Obviously, sweet potato flour is different from sweet potato starch, and perhaps they meant actual sweet potatoes instead of what I assumed were nagaimo. Thus, my attempt was doomed from the start. Nagaimo are known for having a uniquely slimy texture when grated or pureed; also known as “neba neba” in Japanese. This gooey mouthfeel is difficult for many western palates to accept, so be forewarned that what follows may not suit all tastes.
So, merrily, I measured out all the wrong ingredients and was surprised to see that it didn’t work at all- What a shock! Though the dough seemed stiff and difficult to knead, it refused to come out of the nozzle and when at rest, it appeared to liquefy. It was such a bizarre consistency that it defies easy explanation.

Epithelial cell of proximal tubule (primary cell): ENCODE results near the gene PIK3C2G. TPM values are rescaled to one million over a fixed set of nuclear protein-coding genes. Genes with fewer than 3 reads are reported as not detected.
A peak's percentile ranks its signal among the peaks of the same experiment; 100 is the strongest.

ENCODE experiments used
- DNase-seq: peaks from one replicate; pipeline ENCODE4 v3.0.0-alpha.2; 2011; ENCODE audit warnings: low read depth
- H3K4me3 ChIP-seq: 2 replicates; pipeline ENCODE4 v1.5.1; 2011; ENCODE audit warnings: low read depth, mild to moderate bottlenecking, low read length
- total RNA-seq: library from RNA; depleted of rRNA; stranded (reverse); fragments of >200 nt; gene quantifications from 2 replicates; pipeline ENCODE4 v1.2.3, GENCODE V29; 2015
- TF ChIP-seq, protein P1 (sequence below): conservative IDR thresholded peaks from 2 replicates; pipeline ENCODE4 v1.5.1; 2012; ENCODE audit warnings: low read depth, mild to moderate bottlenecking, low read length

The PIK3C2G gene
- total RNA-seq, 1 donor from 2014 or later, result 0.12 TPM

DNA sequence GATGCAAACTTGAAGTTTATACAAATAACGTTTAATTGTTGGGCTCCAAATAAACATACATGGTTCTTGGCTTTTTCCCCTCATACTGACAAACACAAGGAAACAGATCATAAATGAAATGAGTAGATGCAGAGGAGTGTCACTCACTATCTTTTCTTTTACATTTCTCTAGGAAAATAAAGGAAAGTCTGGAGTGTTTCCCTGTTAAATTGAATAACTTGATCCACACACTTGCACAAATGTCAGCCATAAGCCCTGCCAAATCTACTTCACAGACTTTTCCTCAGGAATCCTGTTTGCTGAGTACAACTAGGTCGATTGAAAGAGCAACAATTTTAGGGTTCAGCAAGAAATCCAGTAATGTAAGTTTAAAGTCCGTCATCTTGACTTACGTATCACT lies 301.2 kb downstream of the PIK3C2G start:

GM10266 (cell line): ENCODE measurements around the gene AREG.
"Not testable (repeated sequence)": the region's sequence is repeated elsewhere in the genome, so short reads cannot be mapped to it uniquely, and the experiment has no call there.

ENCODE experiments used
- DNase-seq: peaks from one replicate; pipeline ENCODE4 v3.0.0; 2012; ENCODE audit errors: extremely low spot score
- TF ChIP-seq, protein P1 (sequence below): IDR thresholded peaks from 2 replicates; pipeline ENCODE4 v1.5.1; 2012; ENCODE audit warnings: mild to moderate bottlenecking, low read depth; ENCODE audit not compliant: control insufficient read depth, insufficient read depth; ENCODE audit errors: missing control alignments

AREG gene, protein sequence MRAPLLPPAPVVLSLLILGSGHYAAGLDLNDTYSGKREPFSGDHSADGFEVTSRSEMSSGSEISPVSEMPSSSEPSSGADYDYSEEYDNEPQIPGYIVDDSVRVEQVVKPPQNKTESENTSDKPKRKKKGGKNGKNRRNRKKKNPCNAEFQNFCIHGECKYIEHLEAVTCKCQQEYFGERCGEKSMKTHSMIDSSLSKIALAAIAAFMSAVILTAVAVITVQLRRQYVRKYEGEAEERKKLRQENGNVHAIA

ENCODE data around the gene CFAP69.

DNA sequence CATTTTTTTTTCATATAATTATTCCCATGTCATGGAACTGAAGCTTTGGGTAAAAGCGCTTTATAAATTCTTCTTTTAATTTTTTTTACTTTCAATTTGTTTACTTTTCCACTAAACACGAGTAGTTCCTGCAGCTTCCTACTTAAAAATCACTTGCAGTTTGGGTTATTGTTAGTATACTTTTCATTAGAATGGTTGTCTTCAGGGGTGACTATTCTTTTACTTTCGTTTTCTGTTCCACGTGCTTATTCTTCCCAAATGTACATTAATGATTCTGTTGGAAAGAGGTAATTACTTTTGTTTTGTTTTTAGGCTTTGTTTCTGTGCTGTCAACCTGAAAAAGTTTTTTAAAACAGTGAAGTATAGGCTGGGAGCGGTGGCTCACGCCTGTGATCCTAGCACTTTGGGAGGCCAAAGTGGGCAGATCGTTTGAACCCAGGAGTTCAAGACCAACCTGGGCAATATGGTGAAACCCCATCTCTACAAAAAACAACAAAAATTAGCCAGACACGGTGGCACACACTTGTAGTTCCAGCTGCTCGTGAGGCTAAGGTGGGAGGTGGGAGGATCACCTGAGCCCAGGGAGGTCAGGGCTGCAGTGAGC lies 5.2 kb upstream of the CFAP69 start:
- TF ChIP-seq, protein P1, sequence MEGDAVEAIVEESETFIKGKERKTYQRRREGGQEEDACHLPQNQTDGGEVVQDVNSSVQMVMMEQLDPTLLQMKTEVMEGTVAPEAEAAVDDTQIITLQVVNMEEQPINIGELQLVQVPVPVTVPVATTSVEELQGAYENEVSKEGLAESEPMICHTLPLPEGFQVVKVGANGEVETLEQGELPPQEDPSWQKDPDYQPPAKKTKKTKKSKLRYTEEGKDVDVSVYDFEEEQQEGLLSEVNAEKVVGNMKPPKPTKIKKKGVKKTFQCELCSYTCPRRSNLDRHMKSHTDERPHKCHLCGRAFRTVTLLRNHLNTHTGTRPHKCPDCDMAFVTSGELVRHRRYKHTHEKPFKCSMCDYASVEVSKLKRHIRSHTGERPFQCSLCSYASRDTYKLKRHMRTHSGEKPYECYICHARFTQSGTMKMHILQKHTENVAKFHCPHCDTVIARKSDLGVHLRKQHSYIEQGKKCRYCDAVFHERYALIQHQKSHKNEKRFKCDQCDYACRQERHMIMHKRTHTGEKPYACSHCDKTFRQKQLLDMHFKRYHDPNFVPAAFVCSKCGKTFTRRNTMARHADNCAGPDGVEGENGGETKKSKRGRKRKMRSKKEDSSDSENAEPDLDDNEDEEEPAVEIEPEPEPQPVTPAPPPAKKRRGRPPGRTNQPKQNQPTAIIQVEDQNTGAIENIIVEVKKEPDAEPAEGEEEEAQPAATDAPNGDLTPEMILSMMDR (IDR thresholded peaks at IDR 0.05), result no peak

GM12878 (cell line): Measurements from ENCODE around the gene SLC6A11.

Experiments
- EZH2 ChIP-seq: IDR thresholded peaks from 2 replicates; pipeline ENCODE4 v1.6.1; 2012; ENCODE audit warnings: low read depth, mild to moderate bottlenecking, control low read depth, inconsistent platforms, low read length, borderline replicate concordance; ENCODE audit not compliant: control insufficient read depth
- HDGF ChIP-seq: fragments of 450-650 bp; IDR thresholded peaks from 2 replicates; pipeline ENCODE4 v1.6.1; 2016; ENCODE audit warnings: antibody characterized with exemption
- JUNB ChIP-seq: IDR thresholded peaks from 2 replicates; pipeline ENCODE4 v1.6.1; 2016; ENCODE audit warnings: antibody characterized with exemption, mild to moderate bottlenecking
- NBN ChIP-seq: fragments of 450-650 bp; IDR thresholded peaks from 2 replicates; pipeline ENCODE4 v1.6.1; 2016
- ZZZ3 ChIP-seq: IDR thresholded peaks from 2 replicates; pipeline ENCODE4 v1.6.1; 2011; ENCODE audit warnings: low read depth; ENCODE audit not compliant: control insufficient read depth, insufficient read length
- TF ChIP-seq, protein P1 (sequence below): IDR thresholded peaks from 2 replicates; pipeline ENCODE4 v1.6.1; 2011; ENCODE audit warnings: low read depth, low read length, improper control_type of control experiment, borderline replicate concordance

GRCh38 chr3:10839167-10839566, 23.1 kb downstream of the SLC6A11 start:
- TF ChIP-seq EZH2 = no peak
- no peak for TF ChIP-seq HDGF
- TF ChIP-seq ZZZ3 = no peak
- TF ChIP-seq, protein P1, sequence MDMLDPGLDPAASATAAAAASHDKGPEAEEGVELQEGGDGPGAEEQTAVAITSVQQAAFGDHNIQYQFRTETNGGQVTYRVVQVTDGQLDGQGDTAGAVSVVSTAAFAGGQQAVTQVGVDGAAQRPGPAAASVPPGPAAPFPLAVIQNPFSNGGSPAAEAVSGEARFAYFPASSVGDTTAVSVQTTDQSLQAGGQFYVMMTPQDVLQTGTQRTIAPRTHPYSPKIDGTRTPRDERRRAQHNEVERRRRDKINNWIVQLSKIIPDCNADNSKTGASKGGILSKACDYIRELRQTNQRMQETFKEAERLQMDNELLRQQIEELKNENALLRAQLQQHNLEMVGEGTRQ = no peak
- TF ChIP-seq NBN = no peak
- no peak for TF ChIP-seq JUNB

This is where I should have given up, but thrifty and scrap-happy cook that I am, I racked my brain for any way to salvage the mess. How about… Drying it out in the oven? Sure, why not? Into a greased sheet pan it went and it did indeed set into a sheet of odd, floppy, white and translucent starch. Next, still stuck on the idea of noodles, it only made logical sense to slice it into ribbons and proceed as planned.
Shockingly, flying in the face of all common sense, it actually worked. The strands cooked up as intended, remaining intact yet tender, and incredibly, extremely chewy. Very neba neba.
Served chilled and topped with additional nagaimo, this is a taste experience for the adventurous, seeking something refreshing and cool that offers textures not otherwise found in most common cookery. Slippery, springy, and slightly gooey, you must be able to embrace slime to appreciate it. Other neba neba ingredients can be added to enhance the sensation, like natto and sliced fresh okra.
There are probably easier ways to arrive at such a result, but through the process of experimentation, I’m just happy to land at such satisfying end results. It never hurts to keep trying and pushing forward, no matter the questionable path!